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[REBOL] [block-access//slicing] [COLLECT] [BOUNDS] [RANGE] [SLICE] [EXCERPT] (was: Nested blocks...)

From: greggirwin::mindspring::com at: 28-Sep-2004 12:36

Hi All,
>>> array[1..$] >>> array[3..$-5] >>> etc, where '$' represents the end of the array, and '..' is, in case you >>> haven't guessed, "all values between the specified values, inclusive".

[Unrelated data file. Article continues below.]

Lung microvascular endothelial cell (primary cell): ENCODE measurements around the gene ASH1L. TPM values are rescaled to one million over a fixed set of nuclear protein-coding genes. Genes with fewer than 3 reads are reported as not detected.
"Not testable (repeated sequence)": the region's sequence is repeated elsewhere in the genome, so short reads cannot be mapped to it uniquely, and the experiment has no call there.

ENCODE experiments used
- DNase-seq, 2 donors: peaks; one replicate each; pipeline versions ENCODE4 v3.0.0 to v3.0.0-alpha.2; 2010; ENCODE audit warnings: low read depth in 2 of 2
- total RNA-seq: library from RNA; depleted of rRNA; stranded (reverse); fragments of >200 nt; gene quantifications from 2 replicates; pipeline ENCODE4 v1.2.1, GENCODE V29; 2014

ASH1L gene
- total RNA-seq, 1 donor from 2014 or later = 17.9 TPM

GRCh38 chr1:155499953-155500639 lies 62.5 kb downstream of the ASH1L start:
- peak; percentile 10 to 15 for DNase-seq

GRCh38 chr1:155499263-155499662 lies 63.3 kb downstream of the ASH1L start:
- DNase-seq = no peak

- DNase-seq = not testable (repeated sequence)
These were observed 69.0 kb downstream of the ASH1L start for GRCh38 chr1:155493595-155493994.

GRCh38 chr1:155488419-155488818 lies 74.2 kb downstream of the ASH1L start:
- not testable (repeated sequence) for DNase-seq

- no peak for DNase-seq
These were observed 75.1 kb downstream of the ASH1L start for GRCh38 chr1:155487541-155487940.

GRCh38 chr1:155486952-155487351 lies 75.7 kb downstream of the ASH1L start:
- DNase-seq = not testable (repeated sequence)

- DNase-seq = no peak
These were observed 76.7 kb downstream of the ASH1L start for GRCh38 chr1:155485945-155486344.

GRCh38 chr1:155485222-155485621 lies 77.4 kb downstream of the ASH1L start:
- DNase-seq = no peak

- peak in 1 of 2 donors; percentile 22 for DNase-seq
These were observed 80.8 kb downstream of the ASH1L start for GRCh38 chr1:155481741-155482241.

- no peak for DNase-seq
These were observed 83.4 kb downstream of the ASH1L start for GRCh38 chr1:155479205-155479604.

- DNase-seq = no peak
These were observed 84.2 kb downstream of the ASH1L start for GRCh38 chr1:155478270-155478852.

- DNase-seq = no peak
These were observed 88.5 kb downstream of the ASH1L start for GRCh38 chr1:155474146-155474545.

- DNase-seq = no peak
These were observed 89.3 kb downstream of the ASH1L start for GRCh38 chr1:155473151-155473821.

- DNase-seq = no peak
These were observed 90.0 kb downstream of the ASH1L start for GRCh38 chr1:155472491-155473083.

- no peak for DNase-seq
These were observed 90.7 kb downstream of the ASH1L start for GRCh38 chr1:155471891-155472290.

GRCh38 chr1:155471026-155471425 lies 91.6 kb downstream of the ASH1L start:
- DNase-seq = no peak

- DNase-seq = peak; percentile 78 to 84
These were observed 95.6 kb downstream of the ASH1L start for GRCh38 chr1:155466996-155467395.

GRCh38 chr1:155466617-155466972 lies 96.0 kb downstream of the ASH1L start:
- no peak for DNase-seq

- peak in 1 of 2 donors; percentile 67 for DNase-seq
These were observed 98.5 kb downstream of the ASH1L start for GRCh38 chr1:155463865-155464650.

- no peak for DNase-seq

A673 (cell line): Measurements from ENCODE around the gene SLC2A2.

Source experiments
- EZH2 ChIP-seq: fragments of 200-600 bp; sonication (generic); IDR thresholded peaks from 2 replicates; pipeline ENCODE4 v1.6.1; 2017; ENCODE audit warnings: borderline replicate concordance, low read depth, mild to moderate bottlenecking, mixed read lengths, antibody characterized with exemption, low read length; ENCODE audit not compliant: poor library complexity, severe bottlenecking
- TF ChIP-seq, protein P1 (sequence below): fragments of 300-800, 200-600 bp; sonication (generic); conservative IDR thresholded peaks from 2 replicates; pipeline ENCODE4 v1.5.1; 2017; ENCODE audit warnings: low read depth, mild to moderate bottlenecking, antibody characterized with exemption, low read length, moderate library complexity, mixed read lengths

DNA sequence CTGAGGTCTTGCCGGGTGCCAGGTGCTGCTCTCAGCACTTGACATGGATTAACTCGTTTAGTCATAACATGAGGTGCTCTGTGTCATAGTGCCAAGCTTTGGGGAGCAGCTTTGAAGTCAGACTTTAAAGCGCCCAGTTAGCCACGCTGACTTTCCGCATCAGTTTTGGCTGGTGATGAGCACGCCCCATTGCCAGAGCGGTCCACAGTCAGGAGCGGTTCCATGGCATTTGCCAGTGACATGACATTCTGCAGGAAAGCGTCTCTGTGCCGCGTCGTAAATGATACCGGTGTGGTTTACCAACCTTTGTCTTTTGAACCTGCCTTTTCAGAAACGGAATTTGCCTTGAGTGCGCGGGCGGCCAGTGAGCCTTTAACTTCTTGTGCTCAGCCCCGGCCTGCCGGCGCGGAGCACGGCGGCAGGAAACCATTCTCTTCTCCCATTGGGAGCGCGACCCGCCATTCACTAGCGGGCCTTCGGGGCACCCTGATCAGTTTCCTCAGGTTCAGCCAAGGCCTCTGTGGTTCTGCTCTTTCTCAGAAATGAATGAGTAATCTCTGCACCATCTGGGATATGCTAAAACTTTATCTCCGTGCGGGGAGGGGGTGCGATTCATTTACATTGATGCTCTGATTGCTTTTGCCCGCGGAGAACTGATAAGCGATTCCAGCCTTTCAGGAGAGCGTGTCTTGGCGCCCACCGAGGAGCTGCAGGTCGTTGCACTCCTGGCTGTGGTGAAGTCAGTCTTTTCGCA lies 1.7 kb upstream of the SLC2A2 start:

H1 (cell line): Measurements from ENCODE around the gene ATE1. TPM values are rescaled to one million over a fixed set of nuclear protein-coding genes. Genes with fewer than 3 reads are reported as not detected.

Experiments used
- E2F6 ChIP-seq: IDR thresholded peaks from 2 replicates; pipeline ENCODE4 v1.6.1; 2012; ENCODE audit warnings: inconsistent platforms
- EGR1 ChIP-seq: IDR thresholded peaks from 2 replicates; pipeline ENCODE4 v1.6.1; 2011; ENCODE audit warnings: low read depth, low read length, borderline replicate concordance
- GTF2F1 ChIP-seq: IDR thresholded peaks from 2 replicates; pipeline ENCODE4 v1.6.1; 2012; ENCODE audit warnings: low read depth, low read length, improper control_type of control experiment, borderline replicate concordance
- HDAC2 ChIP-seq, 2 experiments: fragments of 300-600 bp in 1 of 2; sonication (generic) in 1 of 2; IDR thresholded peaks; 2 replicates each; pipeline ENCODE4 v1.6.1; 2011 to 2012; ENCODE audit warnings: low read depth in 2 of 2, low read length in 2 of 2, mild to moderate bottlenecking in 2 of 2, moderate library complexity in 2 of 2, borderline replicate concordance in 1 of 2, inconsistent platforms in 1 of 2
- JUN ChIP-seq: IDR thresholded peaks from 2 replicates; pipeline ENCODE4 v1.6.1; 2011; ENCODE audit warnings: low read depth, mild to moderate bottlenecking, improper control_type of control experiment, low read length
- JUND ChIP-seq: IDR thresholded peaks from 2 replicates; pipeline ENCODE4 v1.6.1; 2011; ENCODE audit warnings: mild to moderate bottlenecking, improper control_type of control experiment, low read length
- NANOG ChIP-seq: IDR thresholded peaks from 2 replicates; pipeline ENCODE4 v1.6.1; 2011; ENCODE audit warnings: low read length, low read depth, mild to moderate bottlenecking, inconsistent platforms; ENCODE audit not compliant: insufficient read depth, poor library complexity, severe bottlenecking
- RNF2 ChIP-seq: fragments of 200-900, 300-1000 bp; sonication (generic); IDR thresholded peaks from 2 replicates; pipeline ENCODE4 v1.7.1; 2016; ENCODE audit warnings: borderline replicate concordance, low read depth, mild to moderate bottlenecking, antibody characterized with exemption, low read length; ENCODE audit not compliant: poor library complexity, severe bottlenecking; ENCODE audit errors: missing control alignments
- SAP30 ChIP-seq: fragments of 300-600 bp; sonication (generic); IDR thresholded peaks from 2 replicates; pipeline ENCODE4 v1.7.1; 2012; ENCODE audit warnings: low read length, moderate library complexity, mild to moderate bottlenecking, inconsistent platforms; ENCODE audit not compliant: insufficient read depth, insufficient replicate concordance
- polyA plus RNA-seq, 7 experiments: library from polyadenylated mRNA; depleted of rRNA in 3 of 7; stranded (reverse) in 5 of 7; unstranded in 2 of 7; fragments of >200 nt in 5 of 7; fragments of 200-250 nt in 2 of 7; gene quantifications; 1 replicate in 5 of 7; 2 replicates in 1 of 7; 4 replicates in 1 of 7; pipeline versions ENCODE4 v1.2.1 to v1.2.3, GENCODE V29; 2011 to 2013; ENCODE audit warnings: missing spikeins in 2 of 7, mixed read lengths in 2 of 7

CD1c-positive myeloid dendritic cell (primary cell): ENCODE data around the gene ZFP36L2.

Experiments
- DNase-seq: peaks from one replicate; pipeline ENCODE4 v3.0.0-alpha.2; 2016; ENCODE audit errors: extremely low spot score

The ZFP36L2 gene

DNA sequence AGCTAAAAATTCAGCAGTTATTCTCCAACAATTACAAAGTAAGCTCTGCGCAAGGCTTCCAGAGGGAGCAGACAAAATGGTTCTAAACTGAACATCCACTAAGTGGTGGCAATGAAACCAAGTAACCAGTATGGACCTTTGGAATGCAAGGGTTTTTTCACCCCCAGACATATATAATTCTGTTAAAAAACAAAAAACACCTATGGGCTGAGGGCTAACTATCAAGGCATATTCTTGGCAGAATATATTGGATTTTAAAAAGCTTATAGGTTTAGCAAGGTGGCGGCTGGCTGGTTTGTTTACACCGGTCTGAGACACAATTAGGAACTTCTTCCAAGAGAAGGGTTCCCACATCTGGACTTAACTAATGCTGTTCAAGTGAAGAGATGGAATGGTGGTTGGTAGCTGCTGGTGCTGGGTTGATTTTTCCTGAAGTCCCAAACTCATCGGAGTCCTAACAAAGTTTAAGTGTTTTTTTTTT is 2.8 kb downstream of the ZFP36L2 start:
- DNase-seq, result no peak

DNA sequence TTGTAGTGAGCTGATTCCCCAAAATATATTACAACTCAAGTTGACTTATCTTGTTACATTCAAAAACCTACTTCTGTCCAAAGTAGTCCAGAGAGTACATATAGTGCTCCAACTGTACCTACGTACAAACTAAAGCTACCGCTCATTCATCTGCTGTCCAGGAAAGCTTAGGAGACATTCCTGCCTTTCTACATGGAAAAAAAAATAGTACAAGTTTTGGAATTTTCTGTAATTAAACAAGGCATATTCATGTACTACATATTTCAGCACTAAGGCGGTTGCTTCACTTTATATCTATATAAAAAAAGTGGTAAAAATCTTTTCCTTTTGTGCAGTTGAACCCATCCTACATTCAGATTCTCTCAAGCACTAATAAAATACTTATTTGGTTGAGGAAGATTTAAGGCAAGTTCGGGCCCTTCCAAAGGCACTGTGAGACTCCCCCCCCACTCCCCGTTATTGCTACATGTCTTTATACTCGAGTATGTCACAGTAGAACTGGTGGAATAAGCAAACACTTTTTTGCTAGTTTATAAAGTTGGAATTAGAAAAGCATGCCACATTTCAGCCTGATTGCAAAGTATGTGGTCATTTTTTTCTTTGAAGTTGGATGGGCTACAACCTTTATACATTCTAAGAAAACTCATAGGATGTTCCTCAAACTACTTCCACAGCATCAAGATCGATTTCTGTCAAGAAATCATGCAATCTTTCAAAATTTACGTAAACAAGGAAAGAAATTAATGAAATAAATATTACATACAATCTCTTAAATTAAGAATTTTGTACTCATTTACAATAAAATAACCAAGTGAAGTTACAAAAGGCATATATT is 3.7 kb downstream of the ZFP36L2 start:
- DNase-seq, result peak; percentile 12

LM> this is a different cause. Maxim wanted to have such a syntax too, but a LM> Rebol dialect: LM> copy-array [-3 - tail head - 2] I don't have much time for discussion at the moment, but this is an important topic to me because: 1) I do think we can come up with some very friendly mechanisms for slicing/block-access, 2) I'd like to see a good REBOLish solution, and 3) it can improve how we express certain solutions dramatically (IMO). That said, I've tinkered with some ideas, but felt they weren't ready for public consumption. They still aren't, but I'm going to post them here anyway. :) I was going to present them as part of my dialect talk at DevCon, but there wasn't time. === COLLECT We start with COLLECT. There was some discussion on this type of function before; mine is just a different approach. A similar function could be a valuable addition to REBOL (IMO), but we need to decide on the notation it should use. Mine works *sort of* like REMOVE-EACH in that you tell it what word you want to collect in the block you pass it. The difference is that the word is collected at each point that it occurs as a set-word! in the block. That is, setting the value of that word collects it into the result. The examples should make that clear. Note that this function uses a large number of locals; that's intentional. It's building up a small vocabulary inside the function to make it easier to express the behavior. For example, the action that reads: if at-marker? [replace-marker] is like pseudo-code. The goal is to define little pieces that are easy to reason about instantly and leverage shared information in the operating context. collect: func [ ; a.k.a. gather ? [throw] {Collects block evaluations.} 'word "Word to collect (as a set-word! in the block)" block [block!] "Block to evaluate" /into dest [any-block!] "Where to append results" /only "Insert series results as series" /local code marker at-marker? marker* mark replace-marker rules ] [ block: copy/deep block dest: any [dest copy []] ; insert+tail pays off here over append. ; FIRST BACK allows pass-thru assignment of value. Speed hit though. code: compose [first back (pick [insert insert/only] not only) tail dest] marker: to set-word! word at-marker?: does [mark/1 = marker] ; We have to use change/part since we want to replace only one ; item (the marker), but our code is more than one item long. replace-marker: does [change/part mark code 1] marker*: [mark: set-word! (if at-marker? [replace-marker])] parse block rules: [any [marker* | into rules | skip]] do block head :dest ] tests: collect zz [] collect zz [repeat i 10 [if (zz: i) >= 3 [break]]] collect zz [repeat i 10 [zz: i if i >= 3 [break]]] collect zz [repeat i 10 [either i <= 3 [zz: i][break]]] dest: copy [] collect/into zz [repeat n 10 [zz: n * 100]] dest collect zz [for i 1 10 2 [zz: i * 10]] collect zz [for x 1 10 1 [zz: x]] collect zz [foreach [a b] [1 2 3 4] [zz: a + b]] collect zz [foreach w [a b c d] [zz: w]] collect zz [repeat e [a b c %.txt] [zz: file? e]] iota: func [n [integer!]][collect zz [repeat i n [zz: i]]] iota 10 collect zz [foreach x first system [zz: to-set-word x]] x: first system collect zz [forall x [zz: length? x]] x: first system collect zz [forskip x 2 [zz: length? x]] collect zz [forskip x 2 [zz: (length? x) / 0]] collect/only zz [foreach [a b] [1 2 3 4] [zz: a zz: b zz: reduce [a b a + b]]] collect/only zz [ foreach [a b] [1 2 3 4] [ zz: a zz: b zz: reduce [a b a + b] foreach n reduce [a b a + b] [zz: n * 10] ] ] === BOUNDS BOUNDS is kind of ugly right now. I have a number of experimental versions where I've tried different approaches and dialects. This is the basis for how we specify the boundaries of a range of values. I broke it out as a separate function since it can be applied in different contexts (e.g. RANGE and SLICE). GETing word values, among other features, isn't in this version; part of the design process will be figuring out what the dialect should allow. ; TBD - how to handle an unspecified end value? What to return for it? ; 4.. 12- ; Should time! values be taken as time ranges or should 3:5 be ; the same as [3 to 5]? ; Should we take a series value so we can get the length of it, ; or should we return a special token for the caller to apply? ; What about multiple range specs? [1..4 6..9 12..15] ; What about other separators ; - (dash) ; (0173 soft hyphen) ; (0150 en dash) ; (0151 em dash) bounds: func [ ; a.k.a. bounds [catch throw] bound [block! number! char! money! time! tuple!] ; a.k.a. spec /local a b val val= a-val= b-val= ab-val ] [ val=: [set val [number! | char! | money! | time! | date!]] a-val=: ['from val= (a: val)] b-val=: [['to | '.. | '... | '- | '--] val= (b: val)] ab-val=: [val= (either a [b: val] [a: val])] switch/default type?/word bound [ block! [ if not parse bound [some [a-val= | b-val= | ab-val=]] [ throw make error! "Boundary values must be one of: number! char! money! time! date!" ] a: any [a make b either date? b [now] [1]] if not b [throw make error! "An ending boundary value must be set"] ] tuple! [ if not all [3 = length? bound 0 = bound/2] [ throw make error! "tuple! range values must be of the form m..n" ] a: bound/1 b: bound/3 ] ] [a: make bound 1 b: bound] reduce [a b] ] tests: bounds 1..255 bounds 255..1 bounds 10 bounds [3 10] bounds [4 to 11] bounds [.. 4] bounds [12 ..] bounds [6 .. 12] bounds [7 ... 2] bounds [8 - 14] bounds [9 -- 5] bounds [to 28 from 14] bounds compose [.. (now + 4)] bounds compose [(now/time) - (now/time + 1:0:0)] bounds compose [(now) - (now + 10)] === RANGE RANGE generates a block containing a range of values. Internally it uses BOUNDS, so you use the same dialect as you would there. It also uses COLLECT to gather results. I posted this version, with the dependencies because, while I think standalone functions are a terrific goal, we also need to look at the system as a whole and leverage all we can, building on lower level functions. That helps shrink the amount of code we need to write. It also means that we have to think long and hard about how those lower level functions should work, so they make it easier to express higher level solutions. range: func [ "Returns a block containing a range of values" [catch] bound [block! number! char! money! time! tuple!] {IMPORTANT: Don't use an upper char! bound of #"" (255) -- for now} /by step ; /skip instead of /by? /local a b val ; a/b instead of low/high because they may range high to low. ; could use start/end as well. ] [ set [a b] bounds bound ; If a > b, and they specify a negative step, we don't catch that ; and do anything smart, they just get an empty block back. step: any [step 1] ;make a either date? a [now] [1] if b < a [step: negate abs step] collect val [for v a b step [val: :v]] ] tests: range 1..255 range 255..1 range 10 range [3 10] range [4 to 11] range [6 .. 12] range [8 - 14] range [to 28 from 14] range compose [.. (now + 4)] range compose [(now/time) - (now/time + 1:0:0)] range/by compose [(now/time) - (now/time + 1:0:0)] 0:1 range compose [(now) - (now + 10)] range/by compose [(now) - (now + 10)] 3 === SLICE Why not just use COPY/PART? In some cases that will be a better choice. The big difference is what makes the intent clear. With COPY/PART, you're defining the number of values to copy; with SLICE, you're defining absolute end-points. As we think about how we want these kinds of functions to work, we need to consider what it is we need to express. ; TBD - consider how to handle 2D ranges ; TBD - consider smart evaluation, where dialect terms don't have ; to be escaped. ; TBD - /find refinement to allow slicing-by-value ; What about multiple range specs? [1..4 6..9 12..15] slice: func [ "Returns part of a series." [catch] series bound [block! number! tuple!] /local a b ; a/b instead of low/high because they may range high to low. ; could use start/end as well. ] [ set [a b] bounds bound either a <= b [ copy/part at series a b - a + 1 ][ head reverse copy/part at series a + 1 b - a - 1 ] ] tests: b: [1 2 3 4 5 6 7 8 9 10 11 12 13 14 15 16 17 18 19 20] slice b 1..12 slice b 12..1 slice b 10 slice b [3 10] slice b [4 to 11] slice b [12 .. 6] slice b [4 - 8] slice b [to 8 from 4] === EXCERPT EXCERPT is an older function that, using a different dialect, copies values from a block. I included it here for comparison. ; Could also change EXTRACT to accept a block value for WIDTH ; (renamed to, e.g., SPEC). ; The dialect allows you to use commas in the block, but how they ; are interpreted is not how you might think. Coming after a number, ; they are a valid lexical form, but they denote a decimal! rather ; than being seen as a separator, which means you can't use them too ; flexibly. excerpt: func [ {Returns the specified items and/or ranges from the series.} series [series!] offsets [block!] {Offsets of the items to extract; dialected.} /only "return sub-block ranges as blocks" /local emit emit-range rules from* to* index* ; parse vars result ][ emit: func [value] [ either only [append/only result value][append result value] ] emit-range: func [start end] [ start: to integer! start if number? end [end: to integer! end - start + 1] emit either end = 'end [copy at series start][ copy/part at series start end ] ] rules: [ some [ opt 'from set from* number! 'to set to* number! ( emit-range from* to* ) | opt 'from set from* number! 'to 'end (emit-range from* 'end) | 'to set to* number! (emit-range 1 to*) | set index* number! (emit pick series index*) | into rules ] ] ; Return a block. Easy enough for them to REJOIN if they want. result: make block! length? series parse offsets rules result ] tests: b: [1 2 3 4 5 6 7 8 9 10 11 12 13 14] excerpt b [1 3 5] excerpt b [1 3 to 6 8] excerpt/only b [1, 3 to 6, 8] excerpt b [1 [5 to 7] 8] excerpt/only b [1 (from 5 to 7) 8] excerpt b [(to 2) [4 to 6] 8, 10, from 12 to end] excerpt/only b [to 2, 4 to 6, 8, 10, (12 to end)] ; Can't use a comma after 'end excerpt/only b [to 2 to 6 8 10 to end 12 to end] excerpt/only b [to 2, to 6, 8 [10 to end] 12 to end] excerpt/only trim { REBOL is my favorite language } [ to 5, 10 to 11, 13, 14, 15, 22 to end ] excerpt/only to binary! {REBOL is my favorite language} [ to 5, 10 to 11, 13, 14, 15, 22 to end ] === Thoughts What about standard functions like COPY and REMOVE; should they support dialected commands like this? Given the potential for paren! values in paths, would range values be useful there as well, or are they problematic because they hide computational complexity? What should the BOUNDS dialect look like? What are some examples of how we would want to use it? Do we need to consider the concept of generators (e.g. in Icon) and lazy evaluation? Let me know where I wasn't clear in this message; I wrote it quickly and likely didn't explain some things very well. -- Gregg